What's the problem
There are more than 4,000 dangerous chemicals in cigarette smoke. Because cars are such small spaces, a cigarette in the car exposes your kids to a greater concentration of harmful chemicals than in any other environment. In fact, levels are up to 27 times higher than in a smoker's home, and 20 times more toxic. Since October 2015, it has been illegal to smoke in the car (or other vehicle) with a child under 18.
Smoking in the car exposes children to a greater risk of:
- worsening asthma symptoms
- bronchitis, pneumonia and respiratory tract infections
- middle ear infections (glue ear)
- increased risk of sudden infant death syndrome (SIDS) or crib death
- behaviour issues and decreased attention and comprehension
- slowed lung growth
- increased risk of cancer and heart disease in adulthood
What's the solution
The easiest step you can take towards addressing these problems is to make your car smokefree. Here are some simple steps to follow:
- Do not smoke, or let your passengers smoke, in the car
- Put up a no smoking sign on the dashboard or window to remind your passengers that you have a smokefree car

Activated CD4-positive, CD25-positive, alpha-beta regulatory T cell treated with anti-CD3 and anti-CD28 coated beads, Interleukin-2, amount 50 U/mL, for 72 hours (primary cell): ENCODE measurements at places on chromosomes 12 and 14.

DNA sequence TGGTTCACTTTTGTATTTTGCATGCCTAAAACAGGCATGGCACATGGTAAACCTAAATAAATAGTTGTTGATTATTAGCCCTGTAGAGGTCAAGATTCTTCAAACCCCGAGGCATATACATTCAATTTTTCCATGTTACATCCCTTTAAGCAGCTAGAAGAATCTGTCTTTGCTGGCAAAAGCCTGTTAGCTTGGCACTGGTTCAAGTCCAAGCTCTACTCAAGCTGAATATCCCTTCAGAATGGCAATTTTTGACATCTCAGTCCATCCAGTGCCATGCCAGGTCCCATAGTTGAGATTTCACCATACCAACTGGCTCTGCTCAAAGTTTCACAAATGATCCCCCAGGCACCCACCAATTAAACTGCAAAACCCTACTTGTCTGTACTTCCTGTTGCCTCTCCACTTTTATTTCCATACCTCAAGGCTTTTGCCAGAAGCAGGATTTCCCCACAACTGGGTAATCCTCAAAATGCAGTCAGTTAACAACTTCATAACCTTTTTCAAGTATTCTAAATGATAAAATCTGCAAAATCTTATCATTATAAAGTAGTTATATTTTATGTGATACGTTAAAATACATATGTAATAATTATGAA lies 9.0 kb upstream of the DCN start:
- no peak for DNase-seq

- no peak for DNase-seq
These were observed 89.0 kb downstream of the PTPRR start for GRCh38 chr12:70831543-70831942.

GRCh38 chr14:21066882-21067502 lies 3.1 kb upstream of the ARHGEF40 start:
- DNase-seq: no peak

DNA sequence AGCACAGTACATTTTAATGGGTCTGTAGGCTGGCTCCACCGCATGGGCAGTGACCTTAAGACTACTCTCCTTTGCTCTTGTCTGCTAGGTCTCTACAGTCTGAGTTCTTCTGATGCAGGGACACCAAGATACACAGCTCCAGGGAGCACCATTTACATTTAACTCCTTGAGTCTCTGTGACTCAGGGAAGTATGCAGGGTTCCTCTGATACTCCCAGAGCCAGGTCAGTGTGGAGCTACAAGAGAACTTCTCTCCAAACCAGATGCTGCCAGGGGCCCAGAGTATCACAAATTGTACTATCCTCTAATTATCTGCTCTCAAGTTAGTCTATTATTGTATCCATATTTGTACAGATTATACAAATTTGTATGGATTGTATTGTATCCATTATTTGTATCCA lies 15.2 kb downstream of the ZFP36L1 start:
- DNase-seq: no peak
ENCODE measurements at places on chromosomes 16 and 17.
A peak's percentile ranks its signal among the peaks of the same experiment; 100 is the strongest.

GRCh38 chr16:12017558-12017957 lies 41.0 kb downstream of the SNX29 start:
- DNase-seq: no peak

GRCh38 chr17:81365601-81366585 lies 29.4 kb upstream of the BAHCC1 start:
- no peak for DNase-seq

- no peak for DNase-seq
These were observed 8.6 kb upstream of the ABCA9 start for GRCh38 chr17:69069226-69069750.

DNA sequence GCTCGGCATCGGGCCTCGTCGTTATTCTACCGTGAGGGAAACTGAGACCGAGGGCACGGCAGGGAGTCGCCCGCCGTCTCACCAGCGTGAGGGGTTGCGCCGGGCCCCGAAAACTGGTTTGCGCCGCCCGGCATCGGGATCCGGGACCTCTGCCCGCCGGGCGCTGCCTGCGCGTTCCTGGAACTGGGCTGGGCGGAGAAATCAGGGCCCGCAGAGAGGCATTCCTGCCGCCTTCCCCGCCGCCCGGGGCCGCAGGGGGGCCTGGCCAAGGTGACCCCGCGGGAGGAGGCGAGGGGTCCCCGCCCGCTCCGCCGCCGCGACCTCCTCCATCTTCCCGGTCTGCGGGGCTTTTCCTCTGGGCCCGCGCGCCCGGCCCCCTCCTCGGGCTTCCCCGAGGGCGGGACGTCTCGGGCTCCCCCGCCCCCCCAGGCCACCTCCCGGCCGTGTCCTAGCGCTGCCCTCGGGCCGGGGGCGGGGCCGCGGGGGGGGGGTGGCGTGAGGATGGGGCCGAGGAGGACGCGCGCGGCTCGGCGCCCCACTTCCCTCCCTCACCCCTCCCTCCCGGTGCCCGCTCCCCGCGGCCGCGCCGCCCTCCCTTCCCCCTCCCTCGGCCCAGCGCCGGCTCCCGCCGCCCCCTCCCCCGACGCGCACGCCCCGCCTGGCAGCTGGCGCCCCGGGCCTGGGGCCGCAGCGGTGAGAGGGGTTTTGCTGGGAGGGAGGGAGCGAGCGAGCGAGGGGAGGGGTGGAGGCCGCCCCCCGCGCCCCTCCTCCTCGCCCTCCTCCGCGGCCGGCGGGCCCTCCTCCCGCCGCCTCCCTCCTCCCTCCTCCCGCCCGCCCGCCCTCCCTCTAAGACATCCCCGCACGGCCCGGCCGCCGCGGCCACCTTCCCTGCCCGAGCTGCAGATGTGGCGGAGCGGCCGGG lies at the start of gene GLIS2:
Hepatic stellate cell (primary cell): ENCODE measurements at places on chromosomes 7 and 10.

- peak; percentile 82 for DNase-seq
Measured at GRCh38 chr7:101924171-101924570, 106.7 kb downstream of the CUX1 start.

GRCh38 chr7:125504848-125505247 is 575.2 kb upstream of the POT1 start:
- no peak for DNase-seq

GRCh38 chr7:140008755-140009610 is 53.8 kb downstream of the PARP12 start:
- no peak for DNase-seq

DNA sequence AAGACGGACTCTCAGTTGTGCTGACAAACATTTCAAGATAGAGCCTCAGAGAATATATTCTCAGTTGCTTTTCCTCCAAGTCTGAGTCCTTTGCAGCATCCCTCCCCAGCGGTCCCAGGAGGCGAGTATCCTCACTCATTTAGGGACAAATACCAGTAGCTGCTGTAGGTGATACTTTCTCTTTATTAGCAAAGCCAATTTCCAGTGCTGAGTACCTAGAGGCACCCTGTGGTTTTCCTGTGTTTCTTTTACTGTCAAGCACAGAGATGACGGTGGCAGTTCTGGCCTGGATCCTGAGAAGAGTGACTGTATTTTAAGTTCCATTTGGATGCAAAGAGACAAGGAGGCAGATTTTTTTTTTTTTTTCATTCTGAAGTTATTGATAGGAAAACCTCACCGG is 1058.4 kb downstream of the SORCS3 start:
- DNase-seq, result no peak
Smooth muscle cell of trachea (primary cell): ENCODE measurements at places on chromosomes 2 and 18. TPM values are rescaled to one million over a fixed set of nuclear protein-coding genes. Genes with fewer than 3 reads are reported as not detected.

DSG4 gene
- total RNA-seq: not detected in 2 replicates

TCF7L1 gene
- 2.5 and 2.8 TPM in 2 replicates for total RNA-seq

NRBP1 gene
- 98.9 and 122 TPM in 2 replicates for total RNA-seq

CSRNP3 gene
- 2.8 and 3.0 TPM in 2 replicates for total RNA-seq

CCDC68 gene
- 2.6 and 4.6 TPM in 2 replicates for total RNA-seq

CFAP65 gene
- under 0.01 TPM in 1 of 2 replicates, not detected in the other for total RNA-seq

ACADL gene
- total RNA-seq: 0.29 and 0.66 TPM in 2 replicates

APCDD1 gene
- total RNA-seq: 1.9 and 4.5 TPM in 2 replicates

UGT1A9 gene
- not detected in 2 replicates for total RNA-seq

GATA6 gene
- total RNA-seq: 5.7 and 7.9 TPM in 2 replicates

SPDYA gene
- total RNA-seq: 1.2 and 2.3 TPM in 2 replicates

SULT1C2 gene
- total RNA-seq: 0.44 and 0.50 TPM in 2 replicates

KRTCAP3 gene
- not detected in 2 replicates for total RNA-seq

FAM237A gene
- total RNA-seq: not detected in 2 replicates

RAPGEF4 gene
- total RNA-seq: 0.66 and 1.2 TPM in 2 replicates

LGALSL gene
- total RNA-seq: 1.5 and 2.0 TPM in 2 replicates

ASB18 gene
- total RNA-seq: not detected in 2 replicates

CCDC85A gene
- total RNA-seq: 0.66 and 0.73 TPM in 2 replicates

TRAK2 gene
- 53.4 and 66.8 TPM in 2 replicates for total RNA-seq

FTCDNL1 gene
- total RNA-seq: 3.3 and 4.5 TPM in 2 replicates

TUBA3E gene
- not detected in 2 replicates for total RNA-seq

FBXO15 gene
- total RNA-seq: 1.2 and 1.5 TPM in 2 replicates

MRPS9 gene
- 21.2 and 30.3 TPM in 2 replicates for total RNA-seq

- Plan your journeys and allow regular stops for smoking breaks outside the car
- Empty the ashtray and fill it with sweets or loose change
- Keep several packs of sugar-free gum in the glove compartment
- Wash your car and vacuum all floors and upholstery
- Ask your doctor about nicotine replacement therapies to help control cravings while you're in the car for long journeys.
- Reward yourself with a music CD, a coffee or other treat after the first week of smoke-free driving.
What will a smokefree car mean?
- A smokefree car will be cleaner, fresher and more comfortable
- A smokefree car can be easier to sell, with a higher resale value.
- Fewer distractions. The Highway Code lists smoking while driving a distraction.
- You must not smoke in public transport vehicles or in vehicles used for work purposes in certain prescribed circumstances.